Institutional arrangements for climate change governance in SADC countries: The case of South Africa and Zimbabwe.
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This study sought to analyse and interrogate institutional arrangements for climate change governance in the SADC region with South Africa and Zimbabwe as cases. The researcher engaged 10 key informants; 8 in Zimbabwe and 2 in South Africa as well as 3 in-depth discussions in each of South Africa and Zimbabwe. The researcher used semi-structured interviews for key informants and an interview guide for in-depth discussions. Secondary document review was also done to obtain information which is privy to the research. This was through review of government reports as well as policy and strategy documents. Thematic analysis was used to analyse research results and the researcher used the multi-level governance framework as the conceptual framework. The study found out that both South Africa and Zimbabwe have multi-level climate change governance institutions with South Africa having a three-tier system and Zimbabwe a four-tier system. In addition to that, it was found out that climate change governance institutions in South Africa and Zimbabwe are poorly coordinated horizontally and vertically. The study also found out that for effective governance of climate change, the institutional architecture must not only be well coordinated, but capacitated as in terms of human and material resources. The study recommends the alignment and harmonization of policies and organizations to enhance efficiency and the synchronization of traditional and modern governance systems. Further research has to be done at the same magnitude in other countries to complete the characterization of climate change governance in SADC countries.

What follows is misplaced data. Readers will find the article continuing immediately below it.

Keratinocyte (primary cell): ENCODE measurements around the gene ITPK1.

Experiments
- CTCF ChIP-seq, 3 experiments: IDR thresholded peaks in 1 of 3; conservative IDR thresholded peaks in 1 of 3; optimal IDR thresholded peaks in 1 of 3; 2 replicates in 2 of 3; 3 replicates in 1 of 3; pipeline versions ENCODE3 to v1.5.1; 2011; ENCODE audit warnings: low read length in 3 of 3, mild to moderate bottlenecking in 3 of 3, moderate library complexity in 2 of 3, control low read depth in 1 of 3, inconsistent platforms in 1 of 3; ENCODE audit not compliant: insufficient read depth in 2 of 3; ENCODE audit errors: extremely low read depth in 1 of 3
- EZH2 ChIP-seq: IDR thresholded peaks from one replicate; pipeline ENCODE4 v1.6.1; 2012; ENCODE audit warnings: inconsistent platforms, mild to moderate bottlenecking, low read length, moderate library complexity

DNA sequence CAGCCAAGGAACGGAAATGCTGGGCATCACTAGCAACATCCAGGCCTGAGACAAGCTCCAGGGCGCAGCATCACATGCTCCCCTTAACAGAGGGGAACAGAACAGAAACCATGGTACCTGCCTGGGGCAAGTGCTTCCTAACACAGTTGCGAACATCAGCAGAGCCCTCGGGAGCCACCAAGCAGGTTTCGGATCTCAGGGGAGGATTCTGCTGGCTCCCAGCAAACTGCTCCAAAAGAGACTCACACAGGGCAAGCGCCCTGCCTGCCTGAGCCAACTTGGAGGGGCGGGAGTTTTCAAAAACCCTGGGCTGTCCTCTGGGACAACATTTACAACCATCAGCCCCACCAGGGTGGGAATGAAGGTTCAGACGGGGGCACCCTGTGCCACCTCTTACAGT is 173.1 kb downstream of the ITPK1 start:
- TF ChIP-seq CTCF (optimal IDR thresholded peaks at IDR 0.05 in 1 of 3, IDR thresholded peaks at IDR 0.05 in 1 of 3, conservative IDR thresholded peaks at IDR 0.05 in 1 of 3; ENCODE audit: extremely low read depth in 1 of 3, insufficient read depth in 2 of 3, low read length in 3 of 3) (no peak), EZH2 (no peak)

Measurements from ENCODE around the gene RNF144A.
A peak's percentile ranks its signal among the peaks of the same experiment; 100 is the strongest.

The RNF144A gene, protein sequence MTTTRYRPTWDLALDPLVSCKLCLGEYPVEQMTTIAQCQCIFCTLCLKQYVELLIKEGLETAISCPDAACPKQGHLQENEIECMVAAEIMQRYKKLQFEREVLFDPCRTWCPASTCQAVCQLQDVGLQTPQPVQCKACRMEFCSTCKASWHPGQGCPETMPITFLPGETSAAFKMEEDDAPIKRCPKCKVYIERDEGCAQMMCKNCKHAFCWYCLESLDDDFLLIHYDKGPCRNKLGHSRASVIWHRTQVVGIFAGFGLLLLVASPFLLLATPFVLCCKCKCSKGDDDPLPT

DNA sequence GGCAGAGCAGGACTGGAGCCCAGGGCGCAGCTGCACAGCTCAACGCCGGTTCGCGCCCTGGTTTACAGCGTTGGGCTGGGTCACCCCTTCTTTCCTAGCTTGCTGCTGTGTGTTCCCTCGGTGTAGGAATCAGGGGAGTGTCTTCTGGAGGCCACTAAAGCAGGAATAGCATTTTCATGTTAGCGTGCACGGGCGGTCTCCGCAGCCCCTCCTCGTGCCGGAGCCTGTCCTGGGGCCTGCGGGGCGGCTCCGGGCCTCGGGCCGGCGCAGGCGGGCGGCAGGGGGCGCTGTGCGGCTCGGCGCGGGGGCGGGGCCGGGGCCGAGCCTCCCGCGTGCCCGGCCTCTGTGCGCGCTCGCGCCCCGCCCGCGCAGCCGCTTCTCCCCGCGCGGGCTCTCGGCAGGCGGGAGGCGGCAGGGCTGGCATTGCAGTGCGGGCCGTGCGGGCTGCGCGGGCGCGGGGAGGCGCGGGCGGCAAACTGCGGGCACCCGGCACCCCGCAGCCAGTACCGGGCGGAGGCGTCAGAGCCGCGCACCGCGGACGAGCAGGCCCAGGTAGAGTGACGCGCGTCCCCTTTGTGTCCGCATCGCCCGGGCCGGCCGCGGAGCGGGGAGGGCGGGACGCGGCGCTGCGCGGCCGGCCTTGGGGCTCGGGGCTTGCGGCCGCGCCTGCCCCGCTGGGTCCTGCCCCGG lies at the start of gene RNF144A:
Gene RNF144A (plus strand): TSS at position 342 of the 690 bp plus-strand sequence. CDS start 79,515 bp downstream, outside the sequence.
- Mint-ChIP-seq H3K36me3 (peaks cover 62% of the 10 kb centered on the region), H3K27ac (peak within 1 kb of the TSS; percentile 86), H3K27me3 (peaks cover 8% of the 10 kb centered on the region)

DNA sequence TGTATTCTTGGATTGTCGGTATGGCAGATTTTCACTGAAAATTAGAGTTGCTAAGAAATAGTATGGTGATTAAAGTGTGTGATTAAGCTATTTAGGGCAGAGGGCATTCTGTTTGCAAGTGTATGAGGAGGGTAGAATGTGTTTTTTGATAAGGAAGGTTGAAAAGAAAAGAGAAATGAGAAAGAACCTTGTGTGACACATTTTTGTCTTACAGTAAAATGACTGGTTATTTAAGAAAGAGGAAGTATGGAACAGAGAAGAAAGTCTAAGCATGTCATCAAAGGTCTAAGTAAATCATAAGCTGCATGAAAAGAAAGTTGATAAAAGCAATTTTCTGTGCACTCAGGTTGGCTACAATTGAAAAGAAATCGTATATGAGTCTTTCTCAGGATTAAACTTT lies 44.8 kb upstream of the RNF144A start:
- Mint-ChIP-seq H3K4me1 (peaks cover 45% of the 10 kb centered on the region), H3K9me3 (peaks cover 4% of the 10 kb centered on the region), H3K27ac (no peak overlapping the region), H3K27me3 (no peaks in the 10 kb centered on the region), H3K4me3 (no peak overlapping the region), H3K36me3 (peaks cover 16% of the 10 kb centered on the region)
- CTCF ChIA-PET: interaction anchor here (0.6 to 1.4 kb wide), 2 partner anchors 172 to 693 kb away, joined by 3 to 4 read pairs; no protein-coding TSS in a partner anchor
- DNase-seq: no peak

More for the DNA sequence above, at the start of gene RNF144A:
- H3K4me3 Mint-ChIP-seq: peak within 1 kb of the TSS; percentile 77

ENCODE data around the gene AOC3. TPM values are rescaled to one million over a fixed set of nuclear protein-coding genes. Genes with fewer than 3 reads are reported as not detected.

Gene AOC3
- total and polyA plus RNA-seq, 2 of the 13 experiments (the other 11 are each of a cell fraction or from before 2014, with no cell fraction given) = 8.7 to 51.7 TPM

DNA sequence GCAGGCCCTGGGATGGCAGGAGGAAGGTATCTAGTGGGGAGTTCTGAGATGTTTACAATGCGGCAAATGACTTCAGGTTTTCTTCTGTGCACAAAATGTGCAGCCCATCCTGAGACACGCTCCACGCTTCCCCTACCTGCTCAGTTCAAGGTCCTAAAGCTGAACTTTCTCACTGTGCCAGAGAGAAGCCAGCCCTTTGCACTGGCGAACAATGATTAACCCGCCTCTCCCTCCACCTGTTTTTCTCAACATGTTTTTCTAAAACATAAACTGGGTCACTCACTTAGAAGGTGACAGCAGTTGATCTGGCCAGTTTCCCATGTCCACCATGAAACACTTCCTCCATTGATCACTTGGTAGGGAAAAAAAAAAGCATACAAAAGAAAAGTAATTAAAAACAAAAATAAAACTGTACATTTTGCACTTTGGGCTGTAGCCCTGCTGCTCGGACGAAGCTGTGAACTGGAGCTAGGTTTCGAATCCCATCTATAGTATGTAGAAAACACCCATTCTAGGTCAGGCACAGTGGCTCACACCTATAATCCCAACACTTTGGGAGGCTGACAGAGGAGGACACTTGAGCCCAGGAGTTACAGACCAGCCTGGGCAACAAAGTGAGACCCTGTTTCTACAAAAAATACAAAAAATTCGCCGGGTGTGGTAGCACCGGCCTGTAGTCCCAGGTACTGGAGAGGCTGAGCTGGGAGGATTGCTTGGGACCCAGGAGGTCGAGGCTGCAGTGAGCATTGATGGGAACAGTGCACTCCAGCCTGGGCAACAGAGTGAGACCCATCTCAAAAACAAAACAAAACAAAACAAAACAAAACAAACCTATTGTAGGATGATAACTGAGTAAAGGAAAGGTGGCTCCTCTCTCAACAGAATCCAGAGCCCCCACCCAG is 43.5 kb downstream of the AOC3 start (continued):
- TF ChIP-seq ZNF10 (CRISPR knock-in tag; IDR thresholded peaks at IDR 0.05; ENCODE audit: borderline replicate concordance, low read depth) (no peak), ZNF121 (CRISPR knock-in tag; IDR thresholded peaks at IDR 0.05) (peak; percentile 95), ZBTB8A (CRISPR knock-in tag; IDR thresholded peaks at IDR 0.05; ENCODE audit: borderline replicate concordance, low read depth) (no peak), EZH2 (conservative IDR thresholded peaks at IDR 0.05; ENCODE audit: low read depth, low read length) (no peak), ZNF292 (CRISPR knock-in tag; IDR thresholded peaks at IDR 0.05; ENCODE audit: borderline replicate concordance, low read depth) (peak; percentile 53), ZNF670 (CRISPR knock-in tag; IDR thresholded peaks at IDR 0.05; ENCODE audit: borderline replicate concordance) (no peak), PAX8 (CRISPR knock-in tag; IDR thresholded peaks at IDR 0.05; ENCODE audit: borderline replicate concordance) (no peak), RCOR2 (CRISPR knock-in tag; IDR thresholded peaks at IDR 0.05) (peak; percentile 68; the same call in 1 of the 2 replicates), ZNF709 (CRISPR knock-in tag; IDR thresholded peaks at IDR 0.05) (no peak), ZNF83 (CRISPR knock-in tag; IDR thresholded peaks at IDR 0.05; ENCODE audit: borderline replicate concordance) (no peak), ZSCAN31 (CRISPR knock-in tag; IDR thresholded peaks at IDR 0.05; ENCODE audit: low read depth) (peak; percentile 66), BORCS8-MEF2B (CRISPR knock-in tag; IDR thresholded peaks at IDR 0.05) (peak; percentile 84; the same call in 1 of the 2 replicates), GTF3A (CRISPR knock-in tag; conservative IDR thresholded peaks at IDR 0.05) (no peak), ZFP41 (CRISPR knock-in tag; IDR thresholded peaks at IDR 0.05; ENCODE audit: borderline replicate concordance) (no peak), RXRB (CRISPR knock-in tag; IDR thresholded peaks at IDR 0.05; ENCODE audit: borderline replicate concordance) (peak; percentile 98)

Additional Citation InformationChinyanga, B. (2017). Institutional arrangements for climate change governance in SADC countries: The case of South Africa and Zimbabwe. [Unpublished masters thesis]. University of Zimbabwe.
University of Zimbabwe